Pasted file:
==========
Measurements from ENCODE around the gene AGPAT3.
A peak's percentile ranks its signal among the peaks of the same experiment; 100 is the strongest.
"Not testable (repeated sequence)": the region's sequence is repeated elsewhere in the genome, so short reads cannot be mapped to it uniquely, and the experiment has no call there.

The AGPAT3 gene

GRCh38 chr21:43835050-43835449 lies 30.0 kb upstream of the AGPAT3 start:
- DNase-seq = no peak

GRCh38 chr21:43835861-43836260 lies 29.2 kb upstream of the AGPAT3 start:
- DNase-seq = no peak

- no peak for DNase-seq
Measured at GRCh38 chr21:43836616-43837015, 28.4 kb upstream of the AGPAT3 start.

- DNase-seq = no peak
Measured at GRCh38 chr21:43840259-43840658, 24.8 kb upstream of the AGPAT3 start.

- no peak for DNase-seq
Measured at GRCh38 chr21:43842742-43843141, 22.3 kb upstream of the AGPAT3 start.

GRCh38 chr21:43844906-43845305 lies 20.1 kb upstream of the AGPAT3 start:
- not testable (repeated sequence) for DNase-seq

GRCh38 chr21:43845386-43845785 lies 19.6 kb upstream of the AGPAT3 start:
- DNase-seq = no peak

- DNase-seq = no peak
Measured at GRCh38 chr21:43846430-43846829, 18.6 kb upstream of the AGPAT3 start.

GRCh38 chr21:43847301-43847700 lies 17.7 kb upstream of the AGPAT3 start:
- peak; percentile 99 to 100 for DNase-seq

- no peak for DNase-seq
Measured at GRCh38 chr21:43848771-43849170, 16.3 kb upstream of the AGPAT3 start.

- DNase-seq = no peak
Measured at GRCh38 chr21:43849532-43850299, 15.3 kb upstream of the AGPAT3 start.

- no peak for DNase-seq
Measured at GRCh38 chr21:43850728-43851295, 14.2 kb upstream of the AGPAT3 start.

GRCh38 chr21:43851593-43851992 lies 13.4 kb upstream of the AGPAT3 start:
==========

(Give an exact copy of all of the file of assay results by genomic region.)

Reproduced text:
Measurements from ENCODE around the gene AGPAT3.
A peak's percentile ranks its signal among the peaks of the same experiment; 100 is the strongest.
"Not testable (repeated sequence)": the region's sequence is repeated elsewhere in the genome, so short reads cannot be mapped to it uniquely, and the experiment has no call there.

The AGPAT3 gene

GRCh38 chr21:43835050-43835449 lies 30.0 kb upstream of the AGPAT3 start:
- DNase-seq = no peak

GRCh38 chr21:43835861-43836260 lies 29.2 kb upstream of the AGPAT3 start:
- DNase-seq = no peak

- no peak for DNase-seq
Measured at GRCh38 chr21:43836616-43837015, 28.4 kb upstream of the AGPAT3 start.

- DNase-seq = no peak
Measured at GRCh38 chr21:43840259-43840658, 24.8 kb upstream of the AGPAT3 start.

- no peak for DNase-seq
Measured at GRCh38 chr21:43842742-43843141, 22.3 kb upstream of the AGPAT3 start.

GRCh38 chr21:43844906-43845305 lies 20.1 kb upstream of the AGPAT3 start:
- not testable (repeated sequence) for DNase-seq

GRCh38 chr21:43845386-43845785 lies 19.6 kb upstream of the AGPAT3 start:
- DNase-seq = no peak

- DNase-seq = no peak
Measured at GRCh38 chr21:43846430-43846829, 18.6 kb upstream of the AGPAT3 start.

GRCh38 chr21:43847301-43847700 lies 17.7 kb upstream of the AGPAT3 start:
- peak; percentile 99 to 100 for DNase-seq

- no peak for DNase-seq
Measured at GRCh38 chr21:43848771-43849170, 16.3 kb upstream of the AGPAT3 start.

- DNase-seq = no peak
Measured at GRCh38 chr21:43849532-43850299, 15.3 kb upstream of the AGPAT3 start.

- no peak for DNase-seq
Measured at GRCh38 chr21:43850728-43851295, 14.2 kb upstream of the AGPAT3 start.

GRCh38 chr21:43851593-43851992 lies 13.4 kb upstream of the AGPAT3 start: